112 Too Comfortable, Too Fat? Not Anymore

Group drops pounds, plots comeback after catching a brick with Hot & Wet.

Instead of naming their last LP Hot & Wet, perhaps 112 should have considered calling it Comfortable and Fat. The group has acknowledged that it caught a brick on its fourth album, and the guys only blame themselves.

“We had to revamp things,” Mike, who also noted that fans and critics were saying the group looked overweight a couple of years ago, fessed up recently in New York. “A lot of people won’t talk about hits and misses and mediocrity, but y’all seen us grow up and we feel y’all know us. So it’s not a problem for us to talk about it. The fourth album wasn’t exactly what we expected as far the response and overall love. We’ll admit we got that big check [from Def Jam] and lost focus. We had a minor setback. The glorious thing about a group the caliber of 112, we have history.”

112 are hoping that people will forget the blemish left on their record by Hot & Wet once their new LP, Pleasure and Pain, hits. Before they came back up to the surface, they went to the gym — Mike dropped 40 pounds, Q and Slim 20 apiece, and Daron 30. Then it was time to regroup in the studio. No more luxurious recording facilities in Nashville — they went back to basics in a quaint ATL lab (“It was a lobby and a studio, literally,” Mike said).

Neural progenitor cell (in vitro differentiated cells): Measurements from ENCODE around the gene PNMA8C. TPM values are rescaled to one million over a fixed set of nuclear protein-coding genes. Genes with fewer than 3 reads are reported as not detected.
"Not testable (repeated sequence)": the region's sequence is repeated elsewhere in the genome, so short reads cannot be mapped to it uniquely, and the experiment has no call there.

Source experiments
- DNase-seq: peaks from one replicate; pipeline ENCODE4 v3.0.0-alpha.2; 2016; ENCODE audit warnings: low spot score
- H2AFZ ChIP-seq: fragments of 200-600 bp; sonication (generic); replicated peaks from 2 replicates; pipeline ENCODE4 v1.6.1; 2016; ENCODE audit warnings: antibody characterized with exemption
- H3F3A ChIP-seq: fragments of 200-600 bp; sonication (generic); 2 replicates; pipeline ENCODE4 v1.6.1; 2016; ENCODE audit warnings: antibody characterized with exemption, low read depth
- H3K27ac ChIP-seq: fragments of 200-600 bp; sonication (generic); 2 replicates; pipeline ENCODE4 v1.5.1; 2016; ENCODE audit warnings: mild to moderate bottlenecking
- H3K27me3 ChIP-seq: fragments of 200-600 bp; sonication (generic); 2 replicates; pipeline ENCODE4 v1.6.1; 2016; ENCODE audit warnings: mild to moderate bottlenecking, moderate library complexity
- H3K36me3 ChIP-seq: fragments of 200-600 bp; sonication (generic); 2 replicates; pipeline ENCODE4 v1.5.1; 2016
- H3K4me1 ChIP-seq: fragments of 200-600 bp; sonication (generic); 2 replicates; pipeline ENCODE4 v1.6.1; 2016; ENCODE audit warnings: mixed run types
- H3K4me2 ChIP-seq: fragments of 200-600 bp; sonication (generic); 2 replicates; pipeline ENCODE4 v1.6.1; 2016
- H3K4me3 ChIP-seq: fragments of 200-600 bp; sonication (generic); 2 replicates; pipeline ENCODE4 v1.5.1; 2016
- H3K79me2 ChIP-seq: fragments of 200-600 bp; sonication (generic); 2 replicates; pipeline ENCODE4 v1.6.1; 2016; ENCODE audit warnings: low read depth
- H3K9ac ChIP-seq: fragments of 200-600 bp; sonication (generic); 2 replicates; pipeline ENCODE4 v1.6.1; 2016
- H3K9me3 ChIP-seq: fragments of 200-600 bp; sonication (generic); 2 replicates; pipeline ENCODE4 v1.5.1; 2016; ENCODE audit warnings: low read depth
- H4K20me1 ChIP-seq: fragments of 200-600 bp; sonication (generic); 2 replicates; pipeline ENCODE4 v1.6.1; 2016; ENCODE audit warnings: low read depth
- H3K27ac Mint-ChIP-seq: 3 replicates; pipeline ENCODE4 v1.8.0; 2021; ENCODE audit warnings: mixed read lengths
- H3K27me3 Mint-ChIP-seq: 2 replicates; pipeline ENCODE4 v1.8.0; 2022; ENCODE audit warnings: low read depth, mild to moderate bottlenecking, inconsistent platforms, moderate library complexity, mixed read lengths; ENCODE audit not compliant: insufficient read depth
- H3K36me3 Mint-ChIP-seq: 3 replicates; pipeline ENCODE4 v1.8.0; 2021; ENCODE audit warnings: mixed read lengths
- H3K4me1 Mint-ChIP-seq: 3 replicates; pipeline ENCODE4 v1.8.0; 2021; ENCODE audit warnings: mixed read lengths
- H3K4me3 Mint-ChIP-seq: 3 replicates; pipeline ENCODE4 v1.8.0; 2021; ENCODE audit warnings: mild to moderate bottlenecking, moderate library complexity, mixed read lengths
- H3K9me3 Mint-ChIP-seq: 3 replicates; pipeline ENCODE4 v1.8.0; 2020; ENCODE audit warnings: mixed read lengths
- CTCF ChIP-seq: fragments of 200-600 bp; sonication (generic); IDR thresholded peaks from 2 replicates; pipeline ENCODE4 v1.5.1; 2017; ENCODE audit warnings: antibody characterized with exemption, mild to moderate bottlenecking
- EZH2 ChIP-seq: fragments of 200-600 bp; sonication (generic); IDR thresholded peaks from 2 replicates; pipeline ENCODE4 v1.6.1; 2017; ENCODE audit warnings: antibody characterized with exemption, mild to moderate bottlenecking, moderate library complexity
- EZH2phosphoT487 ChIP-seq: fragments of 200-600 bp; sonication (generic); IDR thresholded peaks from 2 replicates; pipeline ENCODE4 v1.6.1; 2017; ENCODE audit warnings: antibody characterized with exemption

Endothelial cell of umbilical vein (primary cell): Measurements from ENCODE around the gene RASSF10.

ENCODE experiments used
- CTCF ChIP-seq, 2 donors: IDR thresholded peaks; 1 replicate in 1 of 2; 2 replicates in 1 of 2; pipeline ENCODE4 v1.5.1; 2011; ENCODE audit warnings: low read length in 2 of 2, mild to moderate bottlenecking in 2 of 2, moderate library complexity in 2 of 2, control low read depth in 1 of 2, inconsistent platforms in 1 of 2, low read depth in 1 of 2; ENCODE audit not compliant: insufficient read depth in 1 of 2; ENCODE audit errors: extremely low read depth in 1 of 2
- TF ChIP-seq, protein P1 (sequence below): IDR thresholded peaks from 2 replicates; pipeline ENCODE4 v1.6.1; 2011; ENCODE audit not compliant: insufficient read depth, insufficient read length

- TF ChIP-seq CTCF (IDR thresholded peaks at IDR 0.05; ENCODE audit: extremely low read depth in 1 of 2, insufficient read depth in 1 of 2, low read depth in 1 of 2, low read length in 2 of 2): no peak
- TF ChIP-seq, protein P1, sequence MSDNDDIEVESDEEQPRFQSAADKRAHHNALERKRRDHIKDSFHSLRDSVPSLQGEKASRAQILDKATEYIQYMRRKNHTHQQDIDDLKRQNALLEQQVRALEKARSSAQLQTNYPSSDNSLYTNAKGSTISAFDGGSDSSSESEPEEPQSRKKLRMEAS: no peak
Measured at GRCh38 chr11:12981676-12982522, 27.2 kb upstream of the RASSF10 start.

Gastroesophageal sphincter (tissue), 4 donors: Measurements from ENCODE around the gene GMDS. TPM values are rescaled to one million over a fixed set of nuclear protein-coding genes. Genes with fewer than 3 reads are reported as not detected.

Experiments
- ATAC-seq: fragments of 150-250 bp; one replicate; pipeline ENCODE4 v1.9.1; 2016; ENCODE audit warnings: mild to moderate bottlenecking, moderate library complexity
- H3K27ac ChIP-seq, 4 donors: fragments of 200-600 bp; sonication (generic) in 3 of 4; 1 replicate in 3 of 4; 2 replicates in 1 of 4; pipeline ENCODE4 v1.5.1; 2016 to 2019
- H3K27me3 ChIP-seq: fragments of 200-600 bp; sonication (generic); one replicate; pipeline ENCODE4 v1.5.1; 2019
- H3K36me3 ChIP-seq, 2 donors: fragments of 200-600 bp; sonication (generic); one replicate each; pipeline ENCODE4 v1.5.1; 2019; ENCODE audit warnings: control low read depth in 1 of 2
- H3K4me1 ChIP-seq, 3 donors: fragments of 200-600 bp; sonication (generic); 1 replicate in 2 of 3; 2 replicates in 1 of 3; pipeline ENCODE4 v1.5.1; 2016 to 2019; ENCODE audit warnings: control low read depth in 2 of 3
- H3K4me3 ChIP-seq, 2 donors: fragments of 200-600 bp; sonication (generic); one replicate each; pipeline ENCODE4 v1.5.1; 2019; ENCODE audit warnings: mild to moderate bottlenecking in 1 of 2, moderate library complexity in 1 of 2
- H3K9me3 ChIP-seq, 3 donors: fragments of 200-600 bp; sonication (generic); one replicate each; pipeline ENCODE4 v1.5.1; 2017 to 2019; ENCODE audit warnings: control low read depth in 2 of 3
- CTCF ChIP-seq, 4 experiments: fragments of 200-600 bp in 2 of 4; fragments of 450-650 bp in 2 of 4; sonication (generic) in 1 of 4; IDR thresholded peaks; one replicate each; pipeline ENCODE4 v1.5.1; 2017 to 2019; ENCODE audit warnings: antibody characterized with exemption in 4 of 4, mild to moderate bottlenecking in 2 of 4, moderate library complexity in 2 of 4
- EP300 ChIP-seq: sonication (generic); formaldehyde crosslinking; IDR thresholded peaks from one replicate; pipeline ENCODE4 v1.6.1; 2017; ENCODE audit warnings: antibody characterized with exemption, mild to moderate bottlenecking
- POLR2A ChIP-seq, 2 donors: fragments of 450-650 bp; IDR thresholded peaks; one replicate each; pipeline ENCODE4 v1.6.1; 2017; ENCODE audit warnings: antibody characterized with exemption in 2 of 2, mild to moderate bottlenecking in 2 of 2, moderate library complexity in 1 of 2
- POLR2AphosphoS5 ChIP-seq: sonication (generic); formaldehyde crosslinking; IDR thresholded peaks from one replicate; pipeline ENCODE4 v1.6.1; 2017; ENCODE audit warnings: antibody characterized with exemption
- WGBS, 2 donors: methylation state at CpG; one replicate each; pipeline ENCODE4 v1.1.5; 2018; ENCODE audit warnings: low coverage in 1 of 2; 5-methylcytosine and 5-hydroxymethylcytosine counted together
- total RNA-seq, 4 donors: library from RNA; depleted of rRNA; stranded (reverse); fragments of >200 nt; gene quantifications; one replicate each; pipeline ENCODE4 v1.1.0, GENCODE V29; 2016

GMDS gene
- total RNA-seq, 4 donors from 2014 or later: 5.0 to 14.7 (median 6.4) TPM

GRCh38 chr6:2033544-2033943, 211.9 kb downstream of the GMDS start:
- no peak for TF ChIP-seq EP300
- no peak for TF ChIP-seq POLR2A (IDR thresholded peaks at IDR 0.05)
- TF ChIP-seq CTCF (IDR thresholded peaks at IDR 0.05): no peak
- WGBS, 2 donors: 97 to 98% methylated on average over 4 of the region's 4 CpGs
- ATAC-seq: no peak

“We got back in the lab and got our focus back,” Mike said. “Daron’s production is better than ever. 112′s singing is better than ever. I’ll stop singing if this isn’t the greatest representation of 112.”

The Atlanta collective are representing for their power of coercion on “U Already Know.” The first verse on the record, which was co-written by Sean Garrett (“Yeah!” “Goodies,” “Lose My Breath”), talks about the joy of sex with a girl; the second verse talks about the joy of sex with your girl and her girl.

“We got five albums under our belts,” Mike began to explain. “The first one, we was kids. That’s all we could talk about, ‘Only You.’ As we got older, our music got older, we’re still keeping it sexy, but we gotta go another step up. This record is a result of that. We was like, ‘Let’s try it. Let’s see what happens.’ The response is ridiculous. At first, [people who heard the record initially] was like, ’112, y’all coming with some real ill lyrics,’ but overall, we gotta do us and what makes 112 happy. Let’s cause a little controversy.”

There’s no hullabaloo at 112′s record label, Def Jam — the execs are strongly behind them.

“That’s a good mesh right there,” Slim said of the group’s relationship with the top brass. L.A. Reid, we’re very family with him. The first three albums we did was on Arista when he was running Arista. Then with the addition of Jay-Z, that’s the cherry on top. [Jay] has the attitude like, ‘I can’t lose.’ That’s what he said. I talked to Jay and he was like, ‘I understand y’all, ’cause I watched y’all grow. It’s gonna feel real good to do this. This is y’all’s year.”

Jay-Z, T.I. and Foxy Brown are among the collaborators on Pleasure and Pain, which is scheduled to be released on March 29.